Still, it is a very compelling idea. Gender dysphoria may not be well understood, but it is a very visceral feeling. Some would call it morbid of self-harming, I think, but it is containable within its own weird parameters, as long as one is honest about it. Cal gets tattoos and piercings, I get electrolysis, and in ways like that we get to feel more in control of our bodies and our identities. But the limitations of medical reassignment are certainly very frustrating. We know we will never be “complete,” so to speak. We have often wished medical science would just invent that mind swap device from the awful last episode of Star Trek TOS, but that seems a little further away… [End of answer]


So, just for clarity’s sake, I do not think this is a good idea, I think even if it was viable it would be a selfish misuse of public medical resources, I refer the journalist to a Marxist Feminist / Radical Feminist source on the topic, and I steer the question towards a better, more realistic, and more socially useful alternative (Fostering or adoption). I attempt to do so without judgement or hyperbole. I suppose I could have just regurgitated the vitriolic, transphobic mantras which pervade many a discussion on such topics, but my belief is they are preaching only to the choir.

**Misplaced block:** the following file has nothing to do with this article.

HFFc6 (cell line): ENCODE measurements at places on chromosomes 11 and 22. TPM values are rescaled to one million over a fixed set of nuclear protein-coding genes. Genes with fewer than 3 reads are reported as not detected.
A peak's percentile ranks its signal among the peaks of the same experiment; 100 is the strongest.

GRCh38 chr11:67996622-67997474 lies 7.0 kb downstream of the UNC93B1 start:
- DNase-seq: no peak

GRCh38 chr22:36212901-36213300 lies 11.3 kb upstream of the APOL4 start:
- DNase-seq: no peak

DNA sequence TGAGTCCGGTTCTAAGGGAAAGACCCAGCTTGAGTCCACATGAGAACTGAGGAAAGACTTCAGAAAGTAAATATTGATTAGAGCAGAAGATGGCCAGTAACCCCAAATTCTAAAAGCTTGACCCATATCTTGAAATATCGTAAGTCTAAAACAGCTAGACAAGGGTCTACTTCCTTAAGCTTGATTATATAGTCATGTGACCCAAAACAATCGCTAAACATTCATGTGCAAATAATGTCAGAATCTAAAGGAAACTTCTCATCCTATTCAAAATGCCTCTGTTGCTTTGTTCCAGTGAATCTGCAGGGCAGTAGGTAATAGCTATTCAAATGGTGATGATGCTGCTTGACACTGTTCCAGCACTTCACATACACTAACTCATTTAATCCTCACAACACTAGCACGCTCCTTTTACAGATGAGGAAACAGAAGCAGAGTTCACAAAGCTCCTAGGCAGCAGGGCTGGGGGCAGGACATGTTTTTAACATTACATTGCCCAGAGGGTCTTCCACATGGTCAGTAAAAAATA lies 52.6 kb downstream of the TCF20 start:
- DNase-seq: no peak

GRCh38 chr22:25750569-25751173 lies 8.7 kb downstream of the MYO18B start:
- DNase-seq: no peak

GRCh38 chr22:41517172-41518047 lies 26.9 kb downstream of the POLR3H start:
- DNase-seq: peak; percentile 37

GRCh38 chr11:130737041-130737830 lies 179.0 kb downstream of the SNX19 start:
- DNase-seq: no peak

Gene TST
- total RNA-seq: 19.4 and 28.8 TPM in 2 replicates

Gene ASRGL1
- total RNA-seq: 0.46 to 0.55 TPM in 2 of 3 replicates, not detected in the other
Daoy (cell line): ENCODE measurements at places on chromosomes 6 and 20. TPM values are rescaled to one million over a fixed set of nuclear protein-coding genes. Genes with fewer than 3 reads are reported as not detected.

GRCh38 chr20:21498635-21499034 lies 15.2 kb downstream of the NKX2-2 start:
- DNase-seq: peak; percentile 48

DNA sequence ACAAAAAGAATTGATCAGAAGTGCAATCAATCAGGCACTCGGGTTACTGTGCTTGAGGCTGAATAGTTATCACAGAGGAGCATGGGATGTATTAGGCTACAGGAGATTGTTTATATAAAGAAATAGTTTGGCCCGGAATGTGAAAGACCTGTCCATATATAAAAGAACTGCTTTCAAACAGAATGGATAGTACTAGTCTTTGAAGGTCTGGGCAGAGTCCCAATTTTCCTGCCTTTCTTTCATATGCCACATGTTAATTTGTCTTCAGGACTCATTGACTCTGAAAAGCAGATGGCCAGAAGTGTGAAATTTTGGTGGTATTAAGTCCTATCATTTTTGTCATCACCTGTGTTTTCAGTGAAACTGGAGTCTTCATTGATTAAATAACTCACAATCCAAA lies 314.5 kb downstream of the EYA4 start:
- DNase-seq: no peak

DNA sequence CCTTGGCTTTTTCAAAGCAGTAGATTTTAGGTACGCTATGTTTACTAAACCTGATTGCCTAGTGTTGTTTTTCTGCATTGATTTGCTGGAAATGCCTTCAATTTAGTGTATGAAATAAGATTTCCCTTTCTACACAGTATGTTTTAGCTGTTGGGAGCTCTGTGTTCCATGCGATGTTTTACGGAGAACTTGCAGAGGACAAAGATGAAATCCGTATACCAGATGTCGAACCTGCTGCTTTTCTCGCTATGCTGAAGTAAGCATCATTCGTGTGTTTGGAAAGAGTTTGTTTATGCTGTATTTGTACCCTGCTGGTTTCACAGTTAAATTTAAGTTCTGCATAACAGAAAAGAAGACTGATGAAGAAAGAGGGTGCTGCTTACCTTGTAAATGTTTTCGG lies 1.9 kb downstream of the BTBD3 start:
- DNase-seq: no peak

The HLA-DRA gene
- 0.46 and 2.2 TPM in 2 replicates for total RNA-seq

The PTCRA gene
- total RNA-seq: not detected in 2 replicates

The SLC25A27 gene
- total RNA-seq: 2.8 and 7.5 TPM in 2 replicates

2

Gorsedd Girls

Finally having made some progress with this stubborn and long-overdue novel, and having taken the time out for another quick shoot for the “Imago” film project, I figure I can spare the time to post some of the stills. This sequence was shot in Gorsedd Gardens, Cardiff Civic Centre. The bronze statue “Girl” / “Merch” is by sculptor Robert Thomas, who also crafted the statue of Aneurin Bevan in Queen Street. We attracted a few stares and curious questions from the homeless people at the Salvation Army Bus Project, but no hostile attention. I am feeling a lot more comfortable in public than I used to, and being able to change into a skirt was particularly welcome on this swelteringly hot day. Jeans + humid heatwave = walking around like a sticky and irritated robot…

CS3 CS1 CS2 CS5 CS4 CS6

The inspiration for this sequence is, very loosely, the story of Lili Elbe (1882-1931), one of the earliest recipients of male-to-female transition surgery, and one of its earliest tragedies, as she died of translant rejection following an attempt to surgically implant a uterus, in the hope she might bear children. This had followed a previous operation and rejection, in an abortive attempt to implant ovaries, yet in spite of that failure and the grave risk it placed her in she was undeterred in her ultimately fatal quest for biological motherhood. This rather inclines one to suspect that Professor Greer did not do her homework all that thoroughly when she wrote the following…

“No so-called sex-change has ever begged for a uterus-and-ovaries transplant; if uterus-and-ovaries transplants were made mandatory for wannabe women they would disappear overnight.”

(Germaine Greer, The Whole Woman, 1999)

If Cal and I could simply switch bodies a la that dreadful and misogynistic last episode of “Star Trek”, the alien ruins of Camus II would be our first port of call. Sadly, the NHS is the closest we can manage, not that we don’t appreciate the tactlessness…

All photos by my usual image genius, Jason Marsh.